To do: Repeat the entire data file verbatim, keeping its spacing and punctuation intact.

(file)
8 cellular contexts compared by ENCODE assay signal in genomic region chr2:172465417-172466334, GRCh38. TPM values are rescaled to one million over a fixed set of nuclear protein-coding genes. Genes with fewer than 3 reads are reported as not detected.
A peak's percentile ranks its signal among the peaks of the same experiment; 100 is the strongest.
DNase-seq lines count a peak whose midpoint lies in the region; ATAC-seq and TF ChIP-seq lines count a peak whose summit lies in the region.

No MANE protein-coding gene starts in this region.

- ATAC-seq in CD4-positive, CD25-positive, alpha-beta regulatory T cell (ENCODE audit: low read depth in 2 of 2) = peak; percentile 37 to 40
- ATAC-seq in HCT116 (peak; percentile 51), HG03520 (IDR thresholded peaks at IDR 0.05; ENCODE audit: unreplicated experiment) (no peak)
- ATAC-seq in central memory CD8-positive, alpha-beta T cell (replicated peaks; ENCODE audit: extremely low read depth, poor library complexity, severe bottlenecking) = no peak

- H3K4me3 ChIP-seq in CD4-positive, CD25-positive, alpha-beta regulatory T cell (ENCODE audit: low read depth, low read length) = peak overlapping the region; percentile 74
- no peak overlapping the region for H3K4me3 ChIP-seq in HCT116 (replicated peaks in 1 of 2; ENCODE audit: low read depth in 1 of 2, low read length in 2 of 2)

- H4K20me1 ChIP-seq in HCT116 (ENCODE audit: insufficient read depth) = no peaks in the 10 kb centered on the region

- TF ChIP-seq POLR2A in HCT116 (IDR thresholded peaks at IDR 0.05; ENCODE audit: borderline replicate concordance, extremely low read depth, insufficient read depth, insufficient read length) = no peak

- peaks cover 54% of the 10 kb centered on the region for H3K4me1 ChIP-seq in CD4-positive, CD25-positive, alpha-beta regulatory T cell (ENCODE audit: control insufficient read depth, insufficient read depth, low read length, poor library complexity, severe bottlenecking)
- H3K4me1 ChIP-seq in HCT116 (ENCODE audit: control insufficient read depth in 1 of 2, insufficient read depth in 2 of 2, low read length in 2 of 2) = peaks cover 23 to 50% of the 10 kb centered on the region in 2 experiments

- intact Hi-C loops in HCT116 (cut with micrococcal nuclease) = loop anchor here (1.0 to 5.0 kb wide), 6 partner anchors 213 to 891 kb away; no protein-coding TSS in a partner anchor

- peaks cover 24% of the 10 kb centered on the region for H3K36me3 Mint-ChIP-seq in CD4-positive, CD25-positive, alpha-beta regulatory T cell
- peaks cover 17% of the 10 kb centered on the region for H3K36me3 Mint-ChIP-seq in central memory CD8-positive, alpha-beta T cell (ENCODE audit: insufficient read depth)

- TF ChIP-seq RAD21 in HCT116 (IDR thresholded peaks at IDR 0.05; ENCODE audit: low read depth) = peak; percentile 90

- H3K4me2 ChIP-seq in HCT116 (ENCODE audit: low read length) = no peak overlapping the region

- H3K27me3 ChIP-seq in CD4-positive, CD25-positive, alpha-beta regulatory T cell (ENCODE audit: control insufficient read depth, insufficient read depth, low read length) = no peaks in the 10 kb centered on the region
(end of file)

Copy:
8 cellular contexts compared by ENCODE assay signal in genomic region chr2:172465417-172466334, GRCh38. TPM values are rescaled to one million over a fixed set of nuclear protein-coding genes. Genes with fewer than 3 reads are reported as not detected.
A peak's percentile ranks its signal among the peaks of the same experiment; 100 is the strongest.
DNase-seq lines count a peak whose midpoint lies in the region; ATAC-seq and TF ChIP-seq lines count a peak whose summit lies in the region.

No MANE protein-coding gene starts in this region.

- ATAC-seq in CD4-positive, CD25-positive, alpha-beta regulatory T cell (ENCODE audit: low read depth in 2 of 2) = peak; percentile 37 to 40
- ATAC-seq in HCT116 (peak; percentile 51), HG03520 (IDR thresholded peaks at IDR 0.05; ENCODE audit: unreplicated experiment) (no peak)
- ATAC-seq in central memory CD8-positive, alpha-beta T cell (replicated peaks; ENCODE audit: extremely low read depth, poor library complexity, severe bottlenecking) = no peak

- H3K4me3 ChIP-seq in CD4-positive, CD25-positive, alpha-beta regulatory T cell (ENCODE audit: low read depth, low read length) = peak overlapping the region; percentile 74
- no peak overlapping the region for H3K4me3 ChIP-seq in HCT116 (replicated peaks in 1 of 2; ENCODE audit: low read depth in 1 of 2, low read length in 2 of 2)

- H4K20me1 ChIP-seq in HCT116 (ENCODE audit: insufficient read depth) = no peaks in the 10 kb centered on the region

- TF ChIP-seq POLR2A in HCT116 (IDR thresholded peaks at IDR 0.05; ENCODE audit: borderline replicate concordance, extremely low read depth, insufficient read depth, insufficient read length) = no peak

- peaks cover 54% of the 10 kb centered on the region for H3K4me1 ChIP-seq in CD4-positive, CD25-positive, alpha-beta regulatory T cell (ENCODE audit: control insufficient read depth, insufficient read depth, low read length, poor library complexity, severe bottlenecking)
- H3K4me1 ChIP-seq in HCT116 (ENCODE audit: control insufficient read depth in 1 of 2, insufficient read depth in 2 of 2, low read length in 2 of 2) = peaks cover 23 to 50% of the 10 kb centered on the region in 2 experiments

- intact Hi-C loops in HCT116 (cut with micrococcal nuclease) = loop anchor here (1.0 to 5.0 kb wide), 6 partner anchors 213 to 891 kb away; no protein-coding TSS in a partner anchor

- peaks cover 24% of the 10 kb centered on the region for H3K36me3 Mint-ChIP-seq in CD4-positive, CD25-positive, alpha-beta regulatory T cell
- peaks cover 17% of the 10 kb centered on the region for H3K36me3 Mint-ChIP-seq in central memory CD8-positive, alpha-beta T cell (ENCODE audit: insufficient read depth)

- TF ChIP-seq RAD21 in HCT116 (IDR thresholded peaks at IDR 0.05; ENCODE audit: low read depth) = peak; percentile 90

- H3K4me2 ChIP-seq in HCT116 (ENCODE audit: low read length) = no peak overlapping the region

- H3K27me3 ChIP-seq in CD4-positive, CD25-positive, alpha-beta regulatory T cell (ENCODE audit: control insufficient read depth, insufficient read depth, low read length) = no peaks in the 10 kb centered on the region